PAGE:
sage: D4 = WeylCharacterRing("D4",style="coroots")
sage: A1xA1xA1xA1 = WeylCharacterRing("A1xA1xA1xA1",style="coroots")
sage: b = branching_rule("D2","A1xA1","isomorphic")
sage: br = branching_rule("D4","D2xD2","extended")*branching_rule("D2xD2","A1xA1xA1xA1",[b,b])
sage: [D4(fw).branch(A1xA1xA1xA1,rule=br) for fw in D4.fundamental_weights()]
[A1xA1xA1xA1(1,1,0,0) + A1xA1xA1xA1(0,0,1,1),
A1xA1xA1xA1(1,1,1,1) + A1xA1xA1xA1(2,0,0,0) + A1xA1xA1xA1(0,2,0,0) + A1xA1xA1xA1(0,0,2,0) + A1xA1xA1xA1(0,0,0,2),
A1xA1xA1xA1(1,0,0,1) + A1xA1xA1xA1(0,1,1,0),
A1xA1xA1xA1(1,0,1,0) + A1xA1xA1xA1(0,1,0,1)]

In the list of rules to be supplied in branching from a reducible root system, we may use two key words “omit” and “identity”. The term “omit” means that we omit one factor, projecting onto the remaining factors. The term “identity” is supplied when the irreducible factor Cartan Types of both the target and the source are the same, and the component branching rule is to be the identity map. For example, we have projection maps from \(A_3\times A_2\) to \(A_3\) and \(A_2\), and the corresponding branching may be accomplished as follows. In this example the same could be accomplished using rule="proj2".


sage: A3xA2=WeylCharacterRing("A3xA2",style="coroots")
sage: A3=WeylCharacterRing("A3",style="coroots")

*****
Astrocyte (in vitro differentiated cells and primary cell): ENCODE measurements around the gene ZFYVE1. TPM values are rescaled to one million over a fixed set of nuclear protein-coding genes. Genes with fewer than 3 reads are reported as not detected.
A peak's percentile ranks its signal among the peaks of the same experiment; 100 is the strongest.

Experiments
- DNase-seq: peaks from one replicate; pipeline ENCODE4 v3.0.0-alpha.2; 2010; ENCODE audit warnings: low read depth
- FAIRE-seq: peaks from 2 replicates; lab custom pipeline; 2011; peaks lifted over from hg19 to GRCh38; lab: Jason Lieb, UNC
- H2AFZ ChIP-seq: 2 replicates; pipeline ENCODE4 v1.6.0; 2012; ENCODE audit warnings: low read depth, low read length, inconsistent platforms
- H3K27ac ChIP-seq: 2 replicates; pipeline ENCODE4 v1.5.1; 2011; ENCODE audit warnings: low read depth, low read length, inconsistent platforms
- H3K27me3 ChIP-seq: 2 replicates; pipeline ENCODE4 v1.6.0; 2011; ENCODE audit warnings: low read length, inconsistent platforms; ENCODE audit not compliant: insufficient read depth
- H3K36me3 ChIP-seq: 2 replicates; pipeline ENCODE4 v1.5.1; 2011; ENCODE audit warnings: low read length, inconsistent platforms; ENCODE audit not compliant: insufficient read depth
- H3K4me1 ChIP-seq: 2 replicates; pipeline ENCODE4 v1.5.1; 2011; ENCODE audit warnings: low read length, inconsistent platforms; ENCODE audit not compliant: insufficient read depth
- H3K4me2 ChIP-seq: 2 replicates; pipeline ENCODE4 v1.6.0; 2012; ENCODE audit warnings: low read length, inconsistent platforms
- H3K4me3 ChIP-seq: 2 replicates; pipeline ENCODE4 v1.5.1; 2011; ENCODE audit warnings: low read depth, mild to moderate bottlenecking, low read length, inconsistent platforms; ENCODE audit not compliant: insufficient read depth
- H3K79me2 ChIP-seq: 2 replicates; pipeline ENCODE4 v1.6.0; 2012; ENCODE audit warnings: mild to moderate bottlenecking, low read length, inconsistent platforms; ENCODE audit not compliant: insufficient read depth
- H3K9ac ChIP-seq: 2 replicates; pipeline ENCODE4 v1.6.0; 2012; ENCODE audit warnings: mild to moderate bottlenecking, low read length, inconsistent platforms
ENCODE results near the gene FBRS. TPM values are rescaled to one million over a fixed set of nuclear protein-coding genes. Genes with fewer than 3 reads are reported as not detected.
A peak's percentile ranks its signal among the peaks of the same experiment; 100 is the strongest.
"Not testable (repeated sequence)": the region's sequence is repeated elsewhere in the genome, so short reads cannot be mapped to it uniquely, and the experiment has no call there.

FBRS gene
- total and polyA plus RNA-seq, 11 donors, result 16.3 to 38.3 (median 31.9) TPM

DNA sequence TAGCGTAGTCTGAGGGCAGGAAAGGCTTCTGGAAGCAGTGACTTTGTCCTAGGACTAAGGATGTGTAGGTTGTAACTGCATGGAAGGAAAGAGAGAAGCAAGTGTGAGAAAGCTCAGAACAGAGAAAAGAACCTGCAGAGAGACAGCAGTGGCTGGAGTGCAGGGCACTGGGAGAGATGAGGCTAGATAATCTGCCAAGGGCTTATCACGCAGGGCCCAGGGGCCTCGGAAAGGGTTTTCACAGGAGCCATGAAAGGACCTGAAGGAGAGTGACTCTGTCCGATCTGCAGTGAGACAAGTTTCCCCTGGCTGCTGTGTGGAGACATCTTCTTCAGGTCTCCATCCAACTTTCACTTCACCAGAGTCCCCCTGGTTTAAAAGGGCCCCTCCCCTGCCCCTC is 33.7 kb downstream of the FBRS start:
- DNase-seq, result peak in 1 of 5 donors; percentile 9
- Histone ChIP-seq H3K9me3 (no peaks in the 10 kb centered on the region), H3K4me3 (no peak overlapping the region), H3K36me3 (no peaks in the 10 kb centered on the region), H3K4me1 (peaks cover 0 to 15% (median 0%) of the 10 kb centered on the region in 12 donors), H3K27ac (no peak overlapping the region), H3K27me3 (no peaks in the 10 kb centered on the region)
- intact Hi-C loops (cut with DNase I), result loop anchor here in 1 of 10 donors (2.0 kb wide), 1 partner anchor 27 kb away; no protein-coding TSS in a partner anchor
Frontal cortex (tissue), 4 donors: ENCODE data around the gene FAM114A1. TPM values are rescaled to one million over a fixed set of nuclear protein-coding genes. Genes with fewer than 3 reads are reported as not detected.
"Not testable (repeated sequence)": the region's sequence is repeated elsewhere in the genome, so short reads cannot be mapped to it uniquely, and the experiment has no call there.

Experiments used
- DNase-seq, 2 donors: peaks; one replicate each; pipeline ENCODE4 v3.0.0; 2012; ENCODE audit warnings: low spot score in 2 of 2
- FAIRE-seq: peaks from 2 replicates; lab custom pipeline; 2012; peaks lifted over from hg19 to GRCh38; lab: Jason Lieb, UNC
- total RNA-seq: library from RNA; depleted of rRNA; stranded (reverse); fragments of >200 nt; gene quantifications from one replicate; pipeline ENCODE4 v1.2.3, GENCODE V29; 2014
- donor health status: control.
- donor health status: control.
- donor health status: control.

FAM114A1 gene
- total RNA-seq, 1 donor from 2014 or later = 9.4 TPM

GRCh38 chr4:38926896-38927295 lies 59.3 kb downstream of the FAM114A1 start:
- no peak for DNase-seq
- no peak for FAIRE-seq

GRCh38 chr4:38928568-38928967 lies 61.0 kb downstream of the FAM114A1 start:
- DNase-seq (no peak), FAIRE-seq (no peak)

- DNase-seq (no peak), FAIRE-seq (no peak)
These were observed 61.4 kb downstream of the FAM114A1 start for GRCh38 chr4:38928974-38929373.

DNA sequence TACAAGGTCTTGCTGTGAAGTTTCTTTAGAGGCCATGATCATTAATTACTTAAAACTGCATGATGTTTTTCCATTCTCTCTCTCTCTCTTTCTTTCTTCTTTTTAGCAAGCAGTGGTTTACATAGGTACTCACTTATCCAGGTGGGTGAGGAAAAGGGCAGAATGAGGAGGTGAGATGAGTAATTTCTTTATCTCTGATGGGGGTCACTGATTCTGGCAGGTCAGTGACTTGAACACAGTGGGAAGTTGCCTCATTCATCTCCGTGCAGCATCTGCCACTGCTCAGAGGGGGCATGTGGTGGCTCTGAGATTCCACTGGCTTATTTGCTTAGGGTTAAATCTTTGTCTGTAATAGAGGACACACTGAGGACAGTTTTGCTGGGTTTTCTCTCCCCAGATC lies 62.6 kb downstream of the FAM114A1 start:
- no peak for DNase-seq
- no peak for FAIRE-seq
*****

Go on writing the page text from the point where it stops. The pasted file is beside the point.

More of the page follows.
sage: chi = A3xA2(0,1,0,1,0)
sage: chi.branch(A3,rule=["identity","omit"])
sage: A2=WeylCharacterRing("A2",style="coroots")
sage: chi.branch(A2,rule=["omit","identity"])

Yet another way of branching from a reducible root system with repeated Cartan types is to embed along the diagonal. The branching rule is equivalent to the tensor product, as the example shows:

sage: G2=WeylCharacterRing("G2",style="coroots")
sage: G2xG2=WeylCharacterRing("G2xG2",style="coroots")
sage: G2=WeylCharacterRing("G2",style="coroots")
sage: G2xG2(1,0,0,1).branch(G2,rule="diagonal")
G2(1,0) + G2(2,0) + G2(1,1)
sage: G2xG2(1,0,0,1).branch(G2,rule="diagonal") == G2(1,0)*G2(0,1)

Writing Your Own (Branching) Rules

Suppose you want to branch from a group \(G\) to a subgroup \(H\). Arrange the embedding so that a Cartan subalgebra \(U\) of \(H\) is contained in a Cartan subalgebra \(T\) of \(G\). There is thus a mapping from the weight spaces \(\mathrm{Lie}(T)^* \Rightarrow \mathrm{Lie}(U)^*\). Two embeddings will produce identical branching rules if they differ by an element of the Weyl group of \(H\).

The rule is this map \(\mathrm{Lie}(T)^*\), which is, to \(\mathrm{Lie}(U)^*\), which is, which you may implement as a function. As an example, let us consider how to implement the branching rule \(A_3 \Rightarrow C_2\). Here \(H = C_2 = Sp(4)\) embedded as a subgroup in \(A_3 = GL(4)\). The Cartan subalgebra \(U\) consists of diagonal matrices with eigenvalues \(u_1, u_2, -u_2, -u_1\). The is the two dimensional vector spaces consisting of the linear functionals \(u_1\) and \(u_2\) on \(U\). On the other hand \(\mathrm{Lie}(T)\) is \(\RR^4\). A convenient way to see the restriction is to think of it as the adjoint of the map \((u_1, u_2) \mapsto (u_1,u_2, -u_2, -u_1)\), that is, \((x_0, x_1, x_2, x_3) \Rightarrow (x_0 - x_3, x_1 - x_2)\). Hence we may encode the rule as follows:

def rule(x):
    return [x[0]-x[3],x[1]-x[2]]

or simply:

rule = lambda x : [x[0]-x[3],x[1]-x[2]]

We may now make and use the branching rule as follows.